Making sure schoolchildren don’t start the day on an empty stomach won’t guarantee they eventually graduate from high school and attend college. But kids who don’t eat breakfast at home — and, worse, didn’t have much to eat the night before — have one strike against them even before they begin learning to read and do arithmetic.
But it’s something Utah education officials can, and should, do something about.
A new report says eating breakfast regularly increases a child’s ability to learn and her overall health. That report, from the Washington, D.C.-based Food Research and Action Center, ranked Utah last in the country in providing breakfast at school to children from low-income families during the 2012-2013 school year.
That ranking translates to about 73,000 students who qualify for but don’t get breakfast at school. And it’s not as if the number of Utah youngsters in need is insignificant.
Fully a quarter of Utah children live in households that qualify as “food insecure,” according to Utahns Against Hunger. More than 140,000 Utah children under age 18, or 16 percent, lived below the federal poverty level in 2011, and the number hit 18 percent in Salt Lake city.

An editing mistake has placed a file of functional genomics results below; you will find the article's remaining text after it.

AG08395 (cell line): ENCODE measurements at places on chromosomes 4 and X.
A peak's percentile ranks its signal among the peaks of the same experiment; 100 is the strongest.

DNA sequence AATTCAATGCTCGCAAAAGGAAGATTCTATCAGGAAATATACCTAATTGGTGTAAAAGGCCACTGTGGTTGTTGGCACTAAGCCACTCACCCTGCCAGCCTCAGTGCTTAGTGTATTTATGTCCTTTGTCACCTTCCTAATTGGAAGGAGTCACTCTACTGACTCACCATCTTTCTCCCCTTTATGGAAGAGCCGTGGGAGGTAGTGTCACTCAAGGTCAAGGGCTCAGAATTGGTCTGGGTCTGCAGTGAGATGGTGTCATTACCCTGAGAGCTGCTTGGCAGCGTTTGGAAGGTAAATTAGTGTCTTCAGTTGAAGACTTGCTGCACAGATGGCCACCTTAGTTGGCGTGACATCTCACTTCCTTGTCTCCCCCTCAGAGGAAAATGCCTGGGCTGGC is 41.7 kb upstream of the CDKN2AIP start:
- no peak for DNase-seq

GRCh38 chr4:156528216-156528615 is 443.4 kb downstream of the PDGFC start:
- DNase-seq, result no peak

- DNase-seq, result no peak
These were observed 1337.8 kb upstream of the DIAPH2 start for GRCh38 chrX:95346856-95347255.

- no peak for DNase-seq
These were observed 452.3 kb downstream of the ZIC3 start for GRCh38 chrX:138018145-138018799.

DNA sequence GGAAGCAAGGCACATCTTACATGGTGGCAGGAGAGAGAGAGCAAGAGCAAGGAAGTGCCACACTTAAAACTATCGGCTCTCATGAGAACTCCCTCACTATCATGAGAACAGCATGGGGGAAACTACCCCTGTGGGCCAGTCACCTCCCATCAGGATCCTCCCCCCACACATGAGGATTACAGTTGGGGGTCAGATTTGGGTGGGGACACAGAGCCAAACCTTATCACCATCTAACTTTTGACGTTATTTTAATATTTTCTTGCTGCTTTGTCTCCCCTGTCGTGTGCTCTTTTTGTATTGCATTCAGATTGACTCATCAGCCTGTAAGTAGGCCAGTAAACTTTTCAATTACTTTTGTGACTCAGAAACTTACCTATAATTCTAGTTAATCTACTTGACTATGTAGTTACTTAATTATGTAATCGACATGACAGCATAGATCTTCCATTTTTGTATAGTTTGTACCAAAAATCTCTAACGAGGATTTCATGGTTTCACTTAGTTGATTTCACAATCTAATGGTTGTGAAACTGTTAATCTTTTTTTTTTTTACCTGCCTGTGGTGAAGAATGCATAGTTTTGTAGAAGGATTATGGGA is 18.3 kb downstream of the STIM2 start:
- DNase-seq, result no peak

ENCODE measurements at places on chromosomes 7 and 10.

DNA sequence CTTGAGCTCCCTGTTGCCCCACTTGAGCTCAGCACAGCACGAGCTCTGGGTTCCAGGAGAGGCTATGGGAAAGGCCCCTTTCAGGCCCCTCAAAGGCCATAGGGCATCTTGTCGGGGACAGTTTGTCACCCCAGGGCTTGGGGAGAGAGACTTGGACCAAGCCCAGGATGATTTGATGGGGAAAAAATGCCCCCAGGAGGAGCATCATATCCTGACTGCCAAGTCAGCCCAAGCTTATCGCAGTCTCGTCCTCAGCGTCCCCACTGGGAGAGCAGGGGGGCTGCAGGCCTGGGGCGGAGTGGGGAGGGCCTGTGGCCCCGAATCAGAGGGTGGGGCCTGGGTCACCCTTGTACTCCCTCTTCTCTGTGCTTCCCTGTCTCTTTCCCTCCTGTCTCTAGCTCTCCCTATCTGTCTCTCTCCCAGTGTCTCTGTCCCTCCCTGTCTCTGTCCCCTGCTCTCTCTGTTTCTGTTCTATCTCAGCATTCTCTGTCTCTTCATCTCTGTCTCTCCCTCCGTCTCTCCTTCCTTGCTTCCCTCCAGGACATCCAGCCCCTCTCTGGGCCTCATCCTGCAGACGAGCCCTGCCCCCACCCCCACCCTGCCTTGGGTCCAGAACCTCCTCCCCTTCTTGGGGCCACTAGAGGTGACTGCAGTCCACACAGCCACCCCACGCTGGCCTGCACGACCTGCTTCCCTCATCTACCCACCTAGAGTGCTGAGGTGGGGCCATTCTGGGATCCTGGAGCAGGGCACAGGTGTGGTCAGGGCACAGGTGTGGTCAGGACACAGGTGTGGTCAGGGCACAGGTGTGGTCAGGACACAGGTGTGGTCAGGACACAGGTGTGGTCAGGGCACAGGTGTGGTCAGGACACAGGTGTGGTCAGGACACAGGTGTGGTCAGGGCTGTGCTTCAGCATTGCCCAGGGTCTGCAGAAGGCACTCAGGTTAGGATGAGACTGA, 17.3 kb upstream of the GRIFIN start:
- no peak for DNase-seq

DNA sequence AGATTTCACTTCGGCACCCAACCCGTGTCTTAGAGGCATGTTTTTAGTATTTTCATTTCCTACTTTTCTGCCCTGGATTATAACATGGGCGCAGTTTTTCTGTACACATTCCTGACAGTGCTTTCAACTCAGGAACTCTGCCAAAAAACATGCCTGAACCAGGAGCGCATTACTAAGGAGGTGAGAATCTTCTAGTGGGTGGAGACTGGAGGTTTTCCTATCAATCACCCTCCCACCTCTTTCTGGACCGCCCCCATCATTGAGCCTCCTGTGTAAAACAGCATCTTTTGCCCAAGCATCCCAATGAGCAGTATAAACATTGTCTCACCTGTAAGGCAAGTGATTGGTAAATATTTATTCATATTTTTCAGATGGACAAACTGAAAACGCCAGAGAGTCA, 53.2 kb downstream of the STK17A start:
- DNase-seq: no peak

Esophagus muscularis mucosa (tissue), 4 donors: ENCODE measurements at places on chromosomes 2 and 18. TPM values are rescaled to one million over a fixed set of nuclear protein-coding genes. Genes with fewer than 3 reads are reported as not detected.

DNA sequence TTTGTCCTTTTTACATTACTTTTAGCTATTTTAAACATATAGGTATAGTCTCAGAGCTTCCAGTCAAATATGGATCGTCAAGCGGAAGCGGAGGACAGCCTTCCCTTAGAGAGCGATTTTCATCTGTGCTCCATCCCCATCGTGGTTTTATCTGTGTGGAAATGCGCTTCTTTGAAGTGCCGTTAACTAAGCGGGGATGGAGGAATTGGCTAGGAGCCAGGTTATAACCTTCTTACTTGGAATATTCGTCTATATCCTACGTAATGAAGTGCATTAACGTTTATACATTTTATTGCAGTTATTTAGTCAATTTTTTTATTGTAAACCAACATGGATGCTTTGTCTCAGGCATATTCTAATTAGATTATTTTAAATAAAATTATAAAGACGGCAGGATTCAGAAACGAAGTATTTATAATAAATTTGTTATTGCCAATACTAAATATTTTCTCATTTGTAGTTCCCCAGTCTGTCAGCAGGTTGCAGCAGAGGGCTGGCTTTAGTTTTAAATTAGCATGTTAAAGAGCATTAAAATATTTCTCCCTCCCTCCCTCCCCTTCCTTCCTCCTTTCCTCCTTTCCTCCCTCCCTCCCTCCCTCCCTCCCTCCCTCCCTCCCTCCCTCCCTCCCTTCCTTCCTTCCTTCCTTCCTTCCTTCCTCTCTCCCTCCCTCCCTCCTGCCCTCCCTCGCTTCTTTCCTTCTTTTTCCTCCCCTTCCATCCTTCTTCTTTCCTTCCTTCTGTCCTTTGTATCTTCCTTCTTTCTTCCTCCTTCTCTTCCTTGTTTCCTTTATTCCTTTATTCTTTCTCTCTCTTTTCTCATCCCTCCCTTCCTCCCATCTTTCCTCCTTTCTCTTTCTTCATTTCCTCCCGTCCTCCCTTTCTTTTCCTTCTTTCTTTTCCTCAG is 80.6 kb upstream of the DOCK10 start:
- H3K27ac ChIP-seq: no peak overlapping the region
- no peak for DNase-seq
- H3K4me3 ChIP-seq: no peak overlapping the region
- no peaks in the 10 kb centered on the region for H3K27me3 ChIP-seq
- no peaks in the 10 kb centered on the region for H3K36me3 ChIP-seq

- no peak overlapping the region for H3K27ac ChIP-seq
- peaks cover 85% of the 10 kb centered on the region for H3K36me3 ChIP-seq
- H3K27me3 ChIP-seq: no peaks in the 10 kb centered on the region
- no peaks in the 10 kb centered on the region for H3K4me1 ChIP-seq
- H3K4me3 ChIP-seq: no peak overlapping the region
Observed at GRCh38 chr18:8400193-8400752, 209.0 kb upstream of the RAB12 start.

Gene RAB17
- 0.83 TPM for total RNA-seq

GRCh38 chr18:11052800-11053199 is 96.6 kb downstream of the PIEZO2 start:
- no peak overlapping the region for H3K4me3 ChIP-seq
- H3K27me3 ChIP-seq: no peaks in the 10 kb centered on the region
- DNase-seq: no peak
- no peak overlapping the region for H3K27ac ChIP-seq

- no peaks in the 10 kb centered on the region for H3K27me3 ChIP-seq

About 36 percent of students in Utah schools qualify for free or reduced lunch based on family income. School breakfast and lunch are funded through the U.S. Department of Agriculture under the Child Nutrition Act of 1966.
School districts, rather than the State Office of Education, make decisions about how to use those federal funds. Considering the data in this report, districts should be doing a better job of making breakfast available to more at-risk children.
Most districts that provide the morning meal do so only in the cafeteria before school, and that can make it difficult for parents to get their children to school early enough to eat before the school bell rings for class. Low-income parents often work multiple jobs and have varying schedules, and districts should take that into account.
Districts in other states allow children to eat school breakfast during class or following first period or provide foods that students can carry in their hands. Utah districts should get creative and not continue offering the program only in a way that excludes many needy children.
Districts should also develop outreach programs to educate parents about the availability and value of school breakfast. It’s another way to improve young children’s chances for long-term academic success.